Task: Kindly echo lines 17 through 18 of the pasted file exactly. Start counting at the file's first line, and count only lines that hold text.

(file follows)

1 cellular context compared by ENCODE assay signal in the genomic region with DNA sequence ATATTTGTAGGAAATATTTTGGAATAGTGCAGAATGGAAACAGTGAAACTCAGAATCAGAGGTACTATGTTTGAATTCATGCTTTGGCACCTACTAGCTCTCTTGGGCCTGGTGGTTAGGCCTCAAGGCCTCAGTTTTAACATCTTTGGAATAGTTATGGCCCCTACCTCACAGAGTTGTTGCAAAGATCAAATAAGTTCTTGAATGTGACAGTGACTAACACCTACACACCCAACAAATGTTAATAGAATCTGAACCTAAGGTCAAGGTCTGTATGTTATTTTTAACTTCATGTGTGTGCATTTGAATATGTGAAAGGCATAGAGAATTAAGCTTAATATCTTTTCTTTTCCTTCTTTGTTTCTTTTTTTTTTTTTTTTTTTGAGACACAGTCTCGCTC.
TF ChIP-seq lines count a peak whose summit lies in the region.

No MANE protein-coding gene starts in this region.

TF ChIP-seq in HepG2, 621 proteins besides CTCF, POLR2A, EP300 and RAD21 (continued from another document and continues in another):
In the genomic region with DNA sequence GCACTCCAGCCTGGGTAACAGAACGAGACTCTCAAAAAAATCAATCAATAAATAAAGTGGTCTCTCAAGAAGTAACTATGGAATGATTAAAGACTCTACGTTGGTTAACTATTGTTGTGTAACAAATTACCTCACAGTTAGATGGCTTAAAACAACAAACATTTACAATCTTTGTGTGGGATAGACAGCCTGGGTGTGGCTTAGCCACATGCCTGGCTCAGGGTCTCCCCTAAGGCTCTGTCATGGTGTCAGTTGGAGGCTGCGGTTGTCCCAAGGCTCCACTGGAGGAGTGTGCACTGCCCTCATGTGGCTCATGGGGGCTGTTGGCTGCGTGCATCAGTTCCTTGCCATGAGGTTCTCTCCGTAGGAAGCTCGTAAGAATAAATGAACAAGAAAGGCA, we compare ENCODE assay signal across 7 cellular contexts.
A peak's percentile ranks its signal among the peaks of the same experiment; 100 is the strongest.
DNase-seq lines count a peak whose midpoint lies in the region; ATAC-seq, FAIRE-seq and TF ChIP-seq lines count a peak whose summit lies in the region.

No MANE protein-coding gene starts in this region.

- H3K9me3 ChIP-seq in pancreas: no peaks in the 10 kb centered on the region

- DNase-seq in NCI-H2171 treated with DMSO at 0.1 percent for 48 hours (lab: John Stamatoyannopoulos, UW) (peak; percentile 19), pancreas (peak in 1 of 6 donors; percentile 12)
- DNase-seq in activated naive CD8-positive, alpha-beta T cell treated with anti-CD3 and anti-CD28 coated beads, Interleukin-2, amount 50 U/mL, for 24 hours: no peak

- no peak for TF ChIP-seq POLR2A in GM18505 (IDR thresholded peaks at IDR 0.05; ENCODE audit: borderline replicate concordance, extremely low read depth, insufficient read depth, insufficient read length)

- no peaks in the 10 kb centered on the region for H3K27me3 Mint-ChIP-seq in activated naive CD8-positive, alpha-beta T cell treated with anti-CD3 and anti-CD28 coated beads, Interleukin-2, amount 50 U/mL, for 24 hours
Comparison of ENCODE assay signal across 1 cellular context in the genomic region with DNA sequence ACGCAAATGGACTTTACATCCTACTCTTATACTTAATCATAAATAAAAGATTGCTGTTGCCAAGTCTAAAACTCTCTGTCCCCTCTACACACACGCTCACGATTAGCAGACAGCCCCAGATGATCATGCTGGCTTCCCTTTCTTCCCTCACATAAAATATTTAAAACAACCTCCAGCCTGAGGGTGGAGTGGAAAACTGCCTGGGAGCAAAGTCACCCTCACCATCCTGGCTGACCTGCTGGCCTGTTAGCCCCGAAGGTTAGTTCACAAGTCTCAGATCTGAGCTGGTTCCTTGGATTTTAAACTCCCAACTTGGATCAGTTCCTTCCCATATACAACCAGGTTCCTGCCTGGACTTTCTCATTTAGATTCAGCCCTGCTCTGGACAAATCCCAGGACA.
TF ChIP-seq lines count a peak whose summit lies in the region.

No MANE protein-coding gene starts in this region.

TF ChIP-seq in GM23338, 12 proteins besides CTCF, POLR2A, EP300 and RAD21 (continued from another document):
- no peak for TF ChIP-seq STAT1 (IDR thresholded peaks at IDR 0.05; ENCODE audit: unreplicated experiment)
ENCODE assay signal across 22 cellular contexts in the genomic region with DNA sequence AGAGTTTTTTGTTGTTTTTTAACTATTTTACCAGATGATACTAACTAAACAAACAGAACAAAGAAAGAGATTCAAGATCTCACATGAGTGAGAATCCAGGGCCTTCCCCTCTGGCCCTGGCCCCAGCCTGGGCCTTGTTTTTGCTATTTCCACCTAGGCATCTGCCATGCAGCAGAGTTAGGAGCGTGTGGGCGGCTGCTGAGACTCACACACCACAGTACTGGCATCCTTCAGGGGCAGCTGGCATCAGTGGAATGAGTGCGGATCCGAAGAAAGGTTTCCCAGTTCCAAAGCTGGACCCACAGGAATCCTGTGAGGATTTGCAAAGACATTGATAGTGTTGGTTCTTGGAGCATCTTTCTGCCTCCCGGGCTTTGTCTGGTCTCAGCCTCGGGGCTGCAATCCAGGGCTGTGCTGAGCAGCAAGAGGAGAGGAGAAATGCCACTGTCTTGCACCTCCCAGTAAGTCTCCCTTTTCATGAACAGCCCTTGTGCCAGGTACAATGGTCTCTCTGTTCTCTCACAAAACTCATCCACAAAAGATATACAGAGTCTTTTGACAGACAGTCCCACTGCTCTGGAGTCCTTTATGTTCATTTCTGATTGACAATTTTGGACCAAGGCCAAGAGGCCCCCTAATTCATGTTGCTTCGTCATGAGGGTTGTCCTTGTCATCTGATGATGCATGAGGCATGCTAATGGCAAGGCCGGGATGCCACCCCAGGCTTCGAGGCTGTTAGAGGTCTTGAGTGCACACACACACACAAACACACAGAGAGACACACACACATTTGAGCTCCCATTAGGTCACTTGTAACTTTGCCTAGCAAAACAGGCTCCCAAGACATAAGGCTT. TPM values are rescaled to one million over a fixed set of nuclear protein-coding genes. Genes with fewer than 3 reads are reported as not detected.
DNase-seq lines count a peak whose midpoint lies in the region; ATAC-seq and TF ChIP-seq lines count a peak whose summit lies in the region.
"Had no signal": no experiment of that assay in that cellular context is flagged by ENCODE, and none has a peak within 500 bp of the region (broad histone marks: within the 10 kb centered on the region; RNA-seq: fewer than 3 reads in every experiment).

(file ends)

TF ChIP-seq in GM23338, 12 proteins besides CTCF, POLR2A, EP300 and RAD21 (continued from another document):
- no peak for TF ChIP-seq STAT1 (IDR thresholded peaks at IDR 0.05; ENCODE audit: unreplicated experiment)